Meet Ioannis Branikas, recent Ph.D. graduate from the Department of Economics

Ioannis Branikas

Ioannis Branikas, a recent Ph.D. graduate from the Department of Economics pictured here at Stokes Library, recently said that Princeton University Library's extensive resources were key to the success of his graduate research.


To measure the effect of firm advertising expenses on household stock-portfolio choices for his job market paper, Ioannis Branikas, then Ph.D. candidate in the Department of Economics, sought data on the local exposure of investors to commercials. While micro-level data on retail stock investment was readily available to him, he needed data on sports sponsorships and retail investment in specific cities to argue that advertising has a causal relationship with households’ stock picks. 

Princeton University Library’s extensive resources, he remarked in a recent interview, such as Interlibrary Loan Services and subject specialist expertise at Stokes and Firestone Library, were key to the success of his research. “They helped me execute what I had in mind,” he said.

During his last two years in the Ph.D. program, Branikas researched sports advertising. “I see that retail investors are more likely to buy stocks from a company that sponsors a professional sports team in the city where they live,” he said, summarizing his recent findings. While a strong investment bias toward local firms exists, he explained, households are more likely to buy stocks from a non-local firm that sponsors their local team than from a local firm that does not sports sponsor.

But he encountered an early challenge in his work - finding data on sports sponsorships from the 1990s. Although the information was published in an annual Sports Sponsor Factbook, few copies had survived, and the company that published this data, Team Marketing Report, was defunct. A search on the WorldCat database revealed that only 20 disparate volumes remained in all of the United States. 

“There wasn’t ever a whole set,” Branikas said. He worked closely with PUL’s Interlibrary Loan staff to bring the volumes to Princeton. Without the Interlibrary Loan Services, he added, the project would not have been possible. Thanks to staff’s help, Branikas has now a full collection of Factbooks from 1993 to 2008.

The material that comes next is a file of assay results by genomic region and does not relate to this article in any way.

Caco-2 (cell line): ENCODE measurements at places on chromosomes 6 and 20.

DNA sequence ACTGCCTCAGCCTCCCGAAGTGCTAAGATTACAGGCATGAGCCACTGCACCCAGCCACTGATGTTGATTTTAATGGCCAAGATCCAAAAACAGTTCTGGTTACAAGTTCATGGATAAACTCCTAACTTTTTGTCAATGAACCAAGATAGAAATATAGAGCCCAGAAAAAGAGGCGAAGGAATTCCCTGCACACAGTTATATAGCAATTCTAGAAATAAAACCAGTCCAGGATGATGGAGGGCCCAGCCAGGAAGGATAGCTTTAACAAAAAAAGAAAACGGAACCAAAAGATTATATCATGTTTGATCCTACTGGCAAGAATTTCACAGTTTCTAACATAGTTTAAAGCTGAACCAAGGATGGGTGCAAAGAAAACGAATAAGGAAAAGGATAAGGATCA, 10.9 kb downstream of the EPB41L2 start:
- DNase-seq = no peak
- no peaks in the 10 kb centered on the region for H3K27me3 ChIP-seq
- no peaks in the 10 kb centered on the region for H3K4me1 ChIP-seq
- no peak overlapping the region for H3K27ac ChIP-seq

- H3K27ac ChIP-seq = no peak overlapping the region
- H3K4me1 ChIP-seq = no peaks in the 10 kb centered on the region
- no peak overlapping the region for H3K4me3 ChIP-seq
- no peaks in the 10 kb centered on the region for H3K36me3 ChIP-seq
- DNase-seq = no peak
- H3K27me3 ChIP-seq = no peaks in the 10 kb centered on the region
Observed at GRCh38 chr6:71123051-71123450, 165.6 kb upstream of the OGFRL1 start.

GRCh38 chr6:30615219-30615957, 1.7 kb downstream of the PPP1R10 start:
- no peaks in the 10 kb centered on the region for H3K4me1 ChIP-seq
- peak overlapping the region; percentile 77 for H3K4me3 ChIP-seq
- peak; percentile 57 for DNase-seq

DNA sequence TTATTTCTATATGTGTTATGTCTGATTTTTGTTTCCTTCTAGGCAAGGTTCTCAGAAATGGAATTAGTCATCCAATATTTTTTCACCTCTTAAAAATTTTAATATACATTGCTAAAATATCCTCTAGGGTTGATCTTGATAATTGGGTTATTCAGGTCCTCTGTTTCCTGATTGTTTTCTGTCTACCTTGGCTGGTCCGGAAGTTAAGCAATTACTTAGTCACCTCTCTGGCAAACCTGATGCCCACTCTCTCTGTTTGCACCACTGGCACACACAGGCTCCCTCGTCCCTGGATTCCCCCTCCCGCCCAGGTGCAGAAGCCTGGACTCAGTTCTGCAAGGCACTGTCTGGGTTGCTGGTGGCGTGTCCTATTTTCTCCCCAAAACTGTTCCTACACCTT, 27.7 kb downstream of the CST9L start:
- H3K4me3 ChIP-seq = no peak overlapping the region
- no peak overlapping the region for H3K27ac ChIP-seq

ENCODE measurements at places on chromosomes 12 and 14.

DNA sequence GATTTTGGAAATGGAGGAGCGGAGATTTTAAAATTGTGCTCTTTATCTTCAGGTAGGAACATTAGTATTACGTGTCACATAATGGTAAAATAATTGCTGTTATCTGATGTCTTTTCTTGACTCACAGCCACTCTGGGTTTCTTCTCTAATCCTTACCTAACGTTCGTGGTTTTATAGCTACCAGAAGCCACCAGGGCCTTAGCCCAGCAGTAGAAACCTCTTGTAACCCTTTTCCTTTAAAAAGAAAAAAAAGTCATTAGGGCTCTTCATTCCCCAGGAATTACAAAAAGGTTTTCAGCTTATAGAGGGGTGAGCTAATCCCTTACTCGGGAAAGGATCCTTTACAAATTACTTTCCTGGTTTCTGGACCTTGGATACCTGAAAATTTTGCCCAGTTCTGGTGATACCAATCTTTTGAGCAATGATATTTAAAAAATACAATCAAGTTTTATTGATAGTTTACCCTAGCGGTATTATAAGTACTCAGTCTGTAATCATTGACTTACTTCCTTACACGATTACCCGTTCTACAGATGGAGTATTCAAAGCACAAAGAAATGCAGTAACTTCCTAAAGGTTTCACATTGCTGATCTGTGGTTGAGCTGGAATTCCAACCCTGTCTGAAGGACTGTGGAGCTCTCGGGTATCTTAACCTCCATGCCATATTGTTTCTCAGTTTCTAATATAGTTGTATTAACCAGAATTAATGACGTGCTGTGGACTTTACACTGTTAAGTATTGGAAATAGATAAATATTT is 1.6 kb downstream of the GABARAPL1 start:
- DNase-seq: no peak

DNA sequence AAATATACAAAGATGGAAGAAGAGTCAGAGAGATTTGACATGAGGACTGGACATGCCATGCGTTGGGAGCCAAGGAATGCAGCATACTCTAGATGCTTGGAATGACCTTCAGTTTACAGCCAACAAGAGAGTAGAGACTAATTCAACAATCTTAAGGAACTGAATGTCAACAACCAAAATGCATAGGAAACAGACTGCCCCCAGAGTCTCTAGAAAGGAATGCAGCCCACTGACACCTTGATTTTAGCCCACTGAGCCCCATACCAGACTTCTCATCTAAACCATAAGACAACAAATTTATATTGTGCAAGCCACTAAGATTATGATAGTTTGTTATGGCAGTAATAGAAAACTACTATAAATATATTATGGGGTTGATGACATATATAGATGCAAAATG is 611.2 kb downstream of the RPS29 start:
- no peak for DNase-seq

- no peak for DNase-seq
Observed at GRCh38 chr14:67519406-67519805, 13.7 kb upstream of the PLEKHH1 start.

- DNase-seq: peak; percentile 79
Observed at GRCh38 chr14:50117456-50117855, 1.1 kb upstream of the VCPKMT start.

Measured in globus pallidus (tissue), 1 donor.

He then spent two months digitizing the data. Running OCR codes and working manually, Branikas digitized four volumes of sports sponsorship data, focusing on professional football, basketball, baseball and hockey. The next step was to test whether the advertising caused increased investment, or whether firms sponsored sports in cities where they already had a large number of investors.

Joann Donatiello, Population Research Librarian, and Elana Broch, Assistant Population Research Librarian, introduced him to Social Explorer, a database with demographic information about the United States. The tool enabled Branikas to create a control group for his study of sports sponsorship. At Stokes Library, Branikas identified cities that shared demographic features with the cities in his experimental group, with one major difference: the cities in the control group lacked a professional sports team. For example, Salt Lake City, home of the Utah Jazz basketball team, was paired with Albuquerque.

At Firestone Library, Bobray Bordelon, Economics and Finance Librarian, introduced Branikas to a database that provides accurate information on the past and present locations of company headquarters, the Who Owns Whom Database. With this information, Branikas constructed a computationally-intensive model that would analyze the effect of sports sponsorship on retail investment portfolio choice, taking geographical and demographic factors into account. 

Finally, in PUL’s Data and Statistical Services Lab (located in Firestone Library), Data Services Specialists, Oscar Torres-Reyna and Ofira Schwartz-Soicher, provided computers and specialist support to run the model. Branikas was later able to rule out reverse causality and prove that there is a causal relationship between investment advertising and portfolio choice. This new knowledge is particularly valuable for publicly listed companies that plan to expand their retail investor base. 

In September, Branikas joined the University of Oregon’s Lundquist College of Business as Assistant Professor of Finance, where he will continue his research on advertising and portfolio choice.

His advice for new Ph.D. students? Don’t miss the library tour! “When first-year graduate students come in the Department of Economics, Bobray [Bordelon] gives a tour in the library. But when I came to Princeton, I missed that tour!” Although Branikas eventually discovered library services, tools and databases throughout his research process on campus, he recommends new students seek out their subject specialist librarian when they first arrive on campus to learn about the many resources available at Princeton University Library.

For more information on Branikas’s research, visit Princeton Scholar

Written by Melissa Verhey, Postgraduate Research Associate for the Department of French and Italian